Matthew Waterhouse (born 19 December 1961 in Hertford) is a British actor best known for his role as Adric in the BBC science fiction television series Doctor Who. He is from Haywards Heath, West Sussex. The son of a solicitor, he was educated at St. Wilfrid’s Primary School, West Sussex and Shoreham Grammar School (now Shoreham College ). After leaving the series, he began a stage career, mainly because he was influenced by his older brother, Paul, to do so.
Waterhouse was a great fan of Doctor Who in his younger days, even writing a letter and sending it in to Doctor Who Magazine. He also submitted a recipe for mushroom crepes with hollandaise sauce for a food magazine sometime before his Doctor Who debut. Adric was a companion of Tom Baker and Peter Davison's Doctors from 1980 to 1982. Waterhouse was the youngest male actor to play a companion (Sarah Sutton was the youngest female actor to play a companion), and had only appeared in one television drama prior to being appointed in the role. He played the schoolboy Briarley in the BBC2 adaptation of To Serve Them All My Days with John Duttine.
Waterhouse returned to the sphere of Doctor Who and took part in the audio commentaries for the DVD releases of Earthshock and The Visitation released in 2003 and 2004 respectively. He also provided commentary for The Keeper of Traken, released in 2007 as part of the New Beginnings box set. Though released separately, all commentaries were recorded in the same week, as noted by Waterhouse in his commentary for The Keeper of Traken. More recently, in late 2008, he made an audio commentary, jointly with Peter Davison, Janet Fielding and Sarah Sutton for the DVD release of Four to Doomsday.
In 2006, Waterhouse self-published his debut novel, Fates, Flowers: A Comedy of New York (ThisPress).
Matthew's television work away from Doctor Who has been quite limited. He guested on a number of shows after it was announced that he would be playing Adric. This included Saturday Night At The Mill (BBC Pebble Mill, 1980) and Top of the Pops (BBC, 1980) with Dave Lee Travis. He also guested on Peter Davison's This Is Your Life (Thames TV, 1982) and Children in Need (BBC, 1985) with a range of Doctor Who actors. Waterhouse's only film appearance was in 1984's arthouse sci-fi thriller 'The Killing Edge', directed by Lindsay Shoentoff. Waterhouse, in a minor role, played a knife man.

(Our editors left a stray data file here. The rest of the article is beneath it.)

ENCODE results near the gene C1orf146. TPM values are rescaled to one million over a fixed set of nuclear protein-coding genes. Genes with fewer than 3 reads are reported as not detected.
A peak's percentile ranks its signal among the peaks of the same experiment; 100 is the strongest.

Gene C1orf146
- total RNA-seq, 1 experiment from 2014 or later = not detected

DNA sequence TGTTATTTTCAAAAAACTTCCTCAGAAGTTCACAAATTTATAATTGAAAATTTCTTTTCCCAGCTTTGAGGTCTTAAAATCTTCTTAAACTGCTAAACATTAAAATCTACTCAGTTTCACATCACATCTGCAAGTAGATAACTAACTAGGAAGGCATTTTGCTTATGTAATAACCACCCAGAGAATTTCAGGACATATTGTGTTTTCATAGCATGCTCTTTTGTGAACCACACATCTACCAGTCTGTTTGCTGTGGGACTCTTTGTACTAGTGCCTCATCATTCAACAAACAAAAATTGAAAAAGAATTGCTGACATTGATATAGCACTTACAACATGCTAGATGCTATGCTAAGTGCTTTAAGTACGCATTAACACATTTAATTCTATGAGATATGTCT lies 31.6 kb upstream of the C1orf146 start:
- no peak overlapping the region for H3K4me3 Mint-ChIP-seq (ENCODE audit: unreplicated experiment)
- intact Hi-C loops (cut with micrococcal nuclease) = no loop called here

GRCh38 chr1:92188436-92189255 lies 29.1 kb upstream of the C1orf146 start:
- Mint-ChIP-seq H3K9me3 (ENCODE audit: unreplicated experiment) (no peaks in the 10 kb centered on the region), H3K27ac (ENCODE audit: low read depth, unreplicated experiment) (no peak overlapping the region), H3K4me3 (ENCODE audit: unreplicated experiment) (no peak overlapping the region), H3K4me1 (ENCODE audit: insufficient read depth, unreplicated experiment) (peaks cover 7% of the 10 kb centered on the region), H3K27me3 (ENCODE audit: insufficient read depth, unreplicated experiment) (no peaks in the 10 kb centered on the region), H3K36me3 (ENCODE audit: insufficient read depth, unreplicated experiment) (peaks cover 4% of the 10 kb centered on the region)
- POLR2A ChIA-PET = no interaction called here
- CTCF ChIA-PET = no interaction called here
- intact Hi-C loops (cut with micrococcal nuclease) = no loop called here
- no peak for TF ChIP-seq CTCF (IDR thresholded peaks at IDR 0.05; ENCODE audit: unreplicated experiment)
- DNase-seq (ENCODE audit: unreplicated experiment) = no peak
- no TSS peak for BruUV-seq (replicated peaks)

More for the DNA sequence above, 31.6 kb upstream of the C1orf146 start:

In 1996 he made the science fiction pilot drama Ghostlands for MJTV Productions, and played the character Tom, alongside actors Sylvester McCoy and Jacqueline Pearce.
Waterhouse's name was used by comedians Matt Lucas and David Walliams for a character in their sketch show Little Britain. Waterhouse in the programme is an unsuccessful inventor of bizarre and ridiculous new versions of things such as board games and breakfast cereals. Little Britain has also featured two other characters named after Doctor Who companion actors, Michael Craze and Mark Strickson, while the actual programme is narrated by Tom Baker.
Matthew has appeared in a wide range of theatre productions in the UK, and has appeared in the Shakespeare productions A Midsummer Night's Dream (as Puck), Twelfth Night (as Fabian), Macbeth (as Fleance) and Hamlet (as the title role). He also appeared in theatre productions of I Am David, The Lion, the Witch and the Wardrobe, Brighton Beach Memoirs (West Yorkshire Playhouse), Peter Pan (directed by actor Clive Swift) and Torch Song Trilogy. He also wrote and appeared in his own one-man show Adventures of Huckleberry Finn (Chipping Norton and UK Tour) which was directed by actor Murray Melvin (Bilis Manger in the Doctor Who spin-off drama Torchwood in 2007).